What Canadians Need To Know About Digital Television (DTV)

Home Undoubtedly, many Canadians while watching American network affiliates on their cable or satellite service have seen the announcements proclaiming that in February 2009 that older TV’s will go to static if they do not get a converter box. For Americans who use an antenna as their only source of television signals this is true. Over the air television broadcasting in the United States is in the middle of a transition from traditional analog signals to digital. It is in February of 2009 that television broadcasting using analog signals will come to an end on the American side of the boarder.

In Canada the same conversion is starting to happen with digital TV signals already being transmitted in Toronto, Vancouver and Montreal. The roll out of digital TV started later in Canada Analog TV stations will have until August of 2011 to make the switch to digital. The two year extension past the American deadline was to accommodate the later roll out of DTV in Canada, it should not enable Canada’s Television Industry to drag their feet on transitioning to digital broadcasting.

The reason for the change over to digital broadcasting is because it opens up frequency space for more services like cell phones and wireless broadband services. Analog television broadcasting uses a lot of bandwidth, a digital video signal in equivalent picture and sound quality only uses one sixth of the broadcast bandwidth. While that may not mean much to who receive their television signals using an antenna, but the advantages of digital television are far and above the initial misunderstanding of the transition. For the first time over the air television viewers will be able to enjoy picture and sound quality that is as clear as that enjoyed by those who use cable or satellite TV.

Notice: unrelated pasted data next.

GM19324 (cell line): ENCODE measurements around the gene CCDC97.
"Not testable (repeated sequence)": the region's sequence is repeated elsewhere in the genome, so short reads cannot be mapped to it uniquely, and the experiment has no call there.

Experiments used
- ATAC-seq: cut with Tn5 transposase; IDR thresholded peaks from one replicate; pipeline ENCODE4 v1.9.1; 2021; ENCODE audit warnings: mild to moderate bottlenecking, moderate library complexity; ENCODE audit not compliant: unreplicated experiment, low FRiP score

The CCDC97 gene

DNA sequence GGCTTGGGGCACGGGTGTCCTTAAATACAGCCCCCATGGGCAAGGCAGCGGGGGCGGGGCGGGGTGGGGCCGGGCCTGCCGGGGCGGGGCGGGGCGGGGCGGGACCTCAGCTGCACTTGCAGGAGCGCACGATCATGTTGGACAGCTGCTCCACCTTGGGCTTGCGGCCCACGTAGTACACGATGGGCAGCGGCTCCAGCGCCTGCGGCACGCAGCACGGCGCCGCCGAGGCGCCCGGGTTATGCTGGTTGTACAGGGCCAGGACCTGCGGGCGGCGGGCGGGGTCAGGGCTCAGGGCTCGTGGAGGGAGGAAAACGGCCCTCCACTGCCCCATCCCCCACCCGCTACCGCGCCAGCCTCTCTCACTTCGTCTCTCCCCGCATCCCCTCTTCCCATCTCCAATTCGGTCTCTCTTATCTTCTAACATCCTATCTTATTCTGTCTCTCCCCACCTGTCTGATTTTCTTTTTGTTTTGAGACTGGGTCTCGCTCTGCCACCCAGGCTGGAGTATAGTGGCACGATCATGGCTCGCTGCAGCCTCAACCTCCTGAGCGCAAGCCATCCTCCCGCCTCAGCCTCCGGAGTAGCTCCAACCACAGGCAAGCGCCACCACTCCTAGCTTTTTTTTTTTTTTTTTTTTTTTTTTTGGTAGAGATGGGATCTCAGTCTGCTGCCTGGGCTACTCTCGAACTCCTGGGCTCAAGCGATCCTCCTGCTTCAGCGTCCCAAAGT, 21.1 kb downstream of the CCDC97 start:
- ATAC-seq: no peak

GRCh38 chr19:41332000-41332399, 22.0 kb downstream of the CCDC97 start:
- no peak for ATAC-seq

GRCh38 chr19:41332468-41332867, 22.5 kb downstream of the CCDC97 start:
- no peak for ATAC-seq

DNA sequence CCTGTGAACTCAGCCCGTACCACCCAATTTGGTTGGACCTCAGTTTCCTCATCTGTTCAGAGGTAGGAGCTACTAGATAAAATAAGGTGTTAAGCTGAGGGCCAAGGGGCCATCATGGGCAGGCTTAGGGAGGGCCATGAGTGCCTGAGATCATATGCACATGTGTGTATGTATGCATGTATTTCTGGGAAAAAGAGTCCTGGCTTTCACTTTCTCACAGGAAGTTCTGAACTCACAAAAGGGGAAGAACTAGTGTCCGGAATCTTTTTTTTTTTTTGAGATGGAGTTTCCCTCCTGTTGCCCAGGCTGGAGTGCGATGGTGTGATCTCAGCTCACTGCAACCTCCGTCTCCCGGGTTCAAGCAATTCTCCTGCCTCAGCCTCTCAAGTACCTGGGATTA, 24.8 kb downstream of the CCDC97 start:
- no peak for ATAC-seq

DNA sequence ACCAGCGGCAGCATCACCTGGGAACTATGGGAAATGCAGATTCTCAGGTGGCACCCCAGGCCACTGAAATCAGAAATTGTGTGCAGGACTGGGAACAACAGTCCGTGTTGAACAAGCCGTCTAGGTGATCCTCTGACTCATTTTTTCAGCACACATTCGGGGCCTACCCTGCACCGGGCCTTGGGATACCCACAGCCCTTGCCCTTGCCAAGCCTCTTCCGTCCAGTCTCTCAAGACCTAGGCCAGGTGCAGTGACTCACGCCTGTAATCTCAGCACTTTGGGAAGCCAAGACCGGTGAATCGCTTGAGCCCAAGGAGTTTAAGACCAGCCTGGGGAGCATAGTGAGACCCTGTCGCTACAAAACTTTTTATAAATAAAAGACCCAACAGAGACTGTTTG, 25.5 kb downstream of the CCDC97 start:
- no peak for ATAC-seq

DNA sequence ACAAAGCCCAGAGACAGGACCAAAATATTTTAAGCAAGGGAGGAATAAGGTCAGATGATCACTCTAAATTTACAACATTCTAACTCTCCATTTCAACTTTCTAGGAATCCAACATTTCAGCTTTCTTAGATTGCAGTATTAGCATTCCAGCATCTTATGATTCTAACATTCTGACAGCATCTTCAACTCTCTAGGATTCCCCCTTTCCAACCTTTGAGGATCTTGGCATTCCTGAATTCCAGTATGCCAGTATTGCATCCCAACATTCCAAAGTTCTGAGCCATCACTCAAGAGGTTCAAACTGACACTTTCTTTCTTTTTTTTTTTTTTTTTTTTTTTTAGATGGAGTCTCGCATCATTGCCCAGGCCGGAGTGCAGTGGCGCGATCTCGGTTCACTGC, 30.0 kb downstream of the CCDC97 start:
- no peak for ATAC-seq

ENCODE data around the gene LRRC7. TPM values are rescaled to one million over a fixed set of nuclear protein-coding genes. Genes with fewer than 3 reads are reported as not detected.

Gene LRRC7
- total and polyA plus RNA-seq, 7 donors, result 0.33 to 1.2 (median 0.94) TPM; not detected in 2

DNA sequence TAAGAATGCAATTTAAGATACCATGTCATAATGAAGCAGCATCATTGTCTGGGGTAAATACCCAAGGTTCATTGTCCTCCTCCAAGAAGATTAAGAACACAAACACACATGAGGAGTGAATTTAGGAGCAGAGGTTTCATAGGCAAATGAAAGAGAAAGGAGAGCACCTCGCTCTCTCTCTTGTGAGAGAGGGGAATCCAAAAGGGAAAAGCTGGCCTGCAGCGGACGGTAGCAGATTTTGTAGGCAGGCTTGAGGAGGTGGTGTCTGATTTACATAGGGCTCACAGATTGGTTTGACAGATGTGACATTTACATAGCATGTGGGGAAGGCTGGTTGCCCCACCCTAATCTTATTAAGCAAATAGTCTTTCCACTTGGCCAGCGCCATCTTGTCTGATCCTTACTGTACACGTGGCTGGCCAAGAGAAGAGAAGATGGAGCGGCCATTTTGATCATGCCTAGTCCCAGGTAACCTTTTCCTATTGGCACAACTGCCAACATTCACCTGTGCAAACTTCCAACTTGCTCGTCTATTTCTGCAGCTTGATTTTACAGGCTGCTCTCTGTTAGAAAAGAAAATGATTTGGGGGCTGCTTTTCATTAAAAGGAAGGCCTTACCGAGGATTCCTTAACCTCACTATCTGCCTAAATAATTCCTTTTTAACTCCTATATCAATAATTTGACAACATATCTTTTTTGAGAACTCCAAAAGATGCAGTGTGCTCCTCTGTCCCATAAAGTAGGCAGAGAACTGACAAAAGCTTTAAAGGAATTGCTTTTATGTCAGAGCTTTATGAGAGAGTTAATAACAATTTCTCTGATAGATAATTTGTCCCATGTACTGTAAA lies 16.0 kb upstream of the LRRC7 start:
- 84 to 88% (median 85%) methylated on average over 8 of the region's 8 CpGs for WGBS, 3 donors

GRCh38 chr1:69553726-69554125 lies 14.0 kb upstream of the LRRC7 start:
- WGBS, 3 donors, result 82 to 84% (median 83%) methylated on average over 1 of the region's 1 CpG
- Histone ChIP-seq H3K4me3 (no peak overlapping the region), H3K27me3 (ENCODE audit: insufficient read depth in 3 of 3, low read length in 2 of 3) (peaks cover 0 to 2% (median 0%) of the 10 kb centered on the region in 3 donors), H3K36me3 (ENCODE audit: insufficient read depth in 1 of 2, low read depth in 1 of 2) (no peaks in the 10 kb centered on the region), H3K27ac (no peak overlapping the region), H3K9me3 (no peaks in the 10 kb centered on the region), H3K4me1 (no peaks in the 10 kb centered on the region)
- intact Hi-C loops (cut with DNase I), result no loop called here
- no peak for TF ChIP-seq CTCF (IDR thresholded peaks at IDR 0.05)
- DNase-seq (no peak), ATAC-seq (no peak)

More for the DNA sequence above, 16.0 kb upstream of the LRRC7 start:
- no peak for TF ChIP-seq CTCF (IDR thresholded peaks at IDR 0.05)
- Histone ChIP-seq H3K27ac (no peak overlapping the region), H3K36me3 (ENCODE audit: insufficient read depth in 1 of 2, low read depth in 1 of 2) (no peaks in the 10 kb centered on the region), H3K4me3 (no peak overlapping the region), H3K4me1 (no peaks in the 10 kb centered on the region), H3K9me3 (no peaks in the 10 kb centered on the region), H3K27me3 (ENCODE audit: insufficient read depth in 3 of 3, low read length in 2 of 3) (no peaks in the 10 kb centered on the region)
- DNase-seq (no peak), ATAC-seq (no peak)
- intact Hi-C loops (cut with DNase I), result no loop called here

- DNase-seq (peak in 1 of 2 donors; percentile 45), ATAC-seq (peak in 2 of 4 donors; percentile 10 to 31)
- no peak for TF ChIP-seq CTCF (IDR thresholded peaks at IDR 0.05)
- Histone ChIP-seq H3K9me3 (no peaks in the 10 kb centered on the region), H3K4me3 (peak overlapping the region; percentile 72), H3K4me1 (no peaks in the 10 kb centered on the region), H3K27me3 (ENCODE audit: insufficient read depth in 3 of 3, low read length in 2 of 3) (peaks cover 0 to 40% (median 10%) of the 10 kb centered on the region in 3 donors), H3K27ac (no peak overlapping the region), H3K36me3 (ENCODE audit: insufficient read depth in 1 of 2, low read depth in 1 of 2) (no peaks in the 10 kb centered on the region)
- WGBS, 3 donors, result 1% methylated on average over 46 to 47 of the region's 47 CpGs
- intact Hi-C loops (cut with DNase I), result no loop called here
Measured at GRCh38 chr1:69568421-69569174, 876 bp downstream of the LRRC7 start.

It’s not just those who use over the air broadcast to receive television programming that are going to benefit from the transition to digital television. In many homes that have cable or satellite service there maybe a second or third TV with nothing but a set of rabbit ears. Even cable subscribers will see a difference because most cable operators acquire signals from local TV stations that are distributed to subscribers with an antenna.

The apathy from Canada’s television networks towards DTV transition is nothing short of astounding. Not only do the television stations have to get the equipment in place to transmit signals they have to start to do so before the deadline comes in 2011. Then comes the issue surrounding older analog TV sets that will still be in use. Converter boxes that receive digital signals and outputs an analog signal on channel 3 aren’t even on the Canadian market yet. A voucher program to provide converter boxes at a discount will still need to be put into place despite having an additional three years to sell TV sets with digital tuners, there are still TV sets that can only receive analog signals in Canada right now.

For many television is just television and the change over to digital broadcast just isn’t an issue that on the top of peoples’ minds. Broadcast television and radio is people’s first source of public safety information. When cable TV infrastructure or satellite dishes have been blown down in a storm it’s over the air TV and radio stations that people turn to for information. In order to be a most reliable source clear sound and picture are not just ideal it’s essential.

Pressure must be placed upon the broadcasting industry gets things into gear and gets the business of making the change over to digital sooner rather than later. Government regulators and the broadcasting industry groups need to hear from Canadians that getting on with making the change over to digital broadcasting need to happen sooner rather than later. The time is soon coming that future TV’s will have digital tuners only and without analog tuning capability and those buying those TV’s could end up in the situation that they will be unable to receive the analog signals that TV stations are transmitting if they are allowed to continue to put off making the change over to digital broadcasting.

Television networks such as CTV and Global will try to justify their inactivity and may try to persuade the CRTC to extend the deadline, but in order for viewers of over the air broadcasting to start to enjoy the same picture and sound quality that cable and satellite subscribers enjoy then CRTC needs to hear from TV viewers from across Canada that time to hold television broadcasters feet to the fire is now.


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